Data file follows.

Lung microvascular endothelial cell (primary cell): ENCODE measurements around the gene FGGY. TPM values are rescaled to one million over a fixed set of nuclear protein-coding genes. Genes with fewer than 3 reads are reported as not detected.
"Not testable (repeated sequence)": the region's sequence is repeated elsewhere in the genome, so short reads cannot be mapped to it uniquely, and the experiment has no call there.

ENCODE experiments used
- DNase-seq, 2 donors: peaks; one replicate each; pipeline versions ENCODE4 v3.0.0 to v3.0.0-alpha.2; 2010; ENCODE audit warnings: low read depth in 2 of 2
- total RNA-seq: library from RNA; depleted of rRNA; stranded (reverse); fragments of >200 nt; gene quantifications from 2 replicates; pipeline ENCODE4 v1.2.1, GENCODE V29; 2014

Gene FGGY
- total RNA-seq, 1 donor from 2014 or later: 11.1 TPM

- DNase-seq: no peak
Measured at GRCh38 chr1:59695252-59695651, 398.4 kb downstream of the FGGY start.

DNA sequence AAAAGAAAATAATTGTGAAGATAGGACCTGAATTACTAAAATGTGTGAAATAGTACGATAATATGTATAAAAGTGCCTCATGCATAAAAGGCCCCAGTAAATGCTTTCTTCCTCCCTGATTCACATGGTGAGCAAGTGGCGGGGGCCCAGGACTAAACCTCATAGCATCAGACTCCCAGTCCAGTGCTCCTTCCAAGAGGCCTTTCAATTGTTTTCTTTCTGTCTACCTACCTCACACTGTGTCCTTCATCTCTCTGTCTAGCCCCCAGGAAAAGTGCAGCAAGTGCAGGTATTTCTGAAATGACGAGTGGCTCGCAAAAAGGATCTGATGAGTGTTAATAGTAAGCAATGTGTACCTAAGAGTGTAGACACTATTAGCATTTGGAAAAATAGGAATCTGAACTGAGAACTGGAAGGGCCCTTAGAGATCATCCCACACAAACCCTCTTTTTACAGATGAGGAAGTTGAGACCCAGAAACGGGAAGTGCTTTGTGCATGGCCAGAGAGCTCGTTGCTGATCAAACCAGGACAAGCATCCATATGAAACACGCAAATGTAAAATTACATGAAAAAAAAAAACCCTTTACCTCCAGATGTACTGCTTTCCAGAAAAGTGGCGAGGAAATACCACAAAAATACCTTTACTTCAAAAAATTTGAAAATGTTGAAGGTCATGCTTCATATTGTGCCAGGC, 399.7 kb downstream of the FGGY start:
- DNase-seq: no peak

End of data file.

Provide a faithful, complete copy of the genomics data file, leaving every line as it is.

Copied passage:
Lung microvascular endothelial cell (primary cell): ENCODE measurements around the gene FGGY. TPM values are rescaled to one million over a fixed set of nuclear protein-coding genes. Genes with fewer than 3 reads are reported as not detected.
"Not testable (repeated sequence)": the region's sequence is repeated elsewhere in the genome, so short reads cannot be mapped to it uniquely, and the experiment has no call there.

ENCODE experiments used
- DNase-seq, 2 donors: peaks; one replicate each; pipeline versions ENCODE4 v3.0.0 to v3.0.0-alpha.2; 2010; ENCODE audit warnings: low read depth in 2 of 2
- total RNA-seq: library from RNA; depleted of rRNA; stranded (reverse); fragments of >200 nt; gene quantifications from 2 replicates; pipeline ENCODE4 v1.2.1, GENCODE V29; 2014

Gene FGGY
- total RNA-seq, 1 donor from 2014 or later: 11.1 TPM

- DNase-seq: no peak
Measured at GRCh38 chr1:59695252-59695651, 398.4 kb downstream of the FGGY start.

DNA sequence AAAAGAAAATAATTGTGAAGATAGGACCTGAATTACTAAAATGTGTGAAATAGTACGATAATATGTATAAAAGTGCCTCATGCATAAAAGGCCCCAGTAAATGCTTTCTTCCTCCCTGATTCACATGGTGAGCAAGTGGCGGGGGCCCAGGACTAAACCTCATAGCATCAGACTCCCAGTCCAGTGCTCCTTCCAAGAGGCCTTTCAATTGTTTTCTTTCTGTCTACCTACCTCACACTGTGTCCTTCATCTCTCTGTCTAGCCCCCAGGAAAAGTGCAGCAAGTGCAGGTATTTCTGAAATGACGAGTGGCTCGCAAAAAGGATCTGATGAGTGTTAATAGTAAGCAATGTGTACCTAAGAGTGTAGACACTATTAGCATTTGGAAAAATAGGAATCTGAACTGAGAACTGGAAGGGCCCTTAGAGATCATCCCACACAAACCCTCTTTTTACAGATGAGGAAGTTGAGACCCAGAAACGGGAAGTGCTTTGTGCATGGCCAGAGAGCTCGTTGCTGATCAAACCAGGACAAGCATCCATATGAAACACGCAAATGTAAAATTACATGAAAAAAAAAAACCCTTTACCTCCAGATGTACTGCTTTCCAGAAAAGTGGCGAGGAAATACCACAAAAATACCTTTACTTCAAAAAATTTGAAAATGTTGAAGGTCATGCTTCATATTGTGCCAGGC, 399.7 kb downstream of the FGGY start:
- DNase-seq: no peak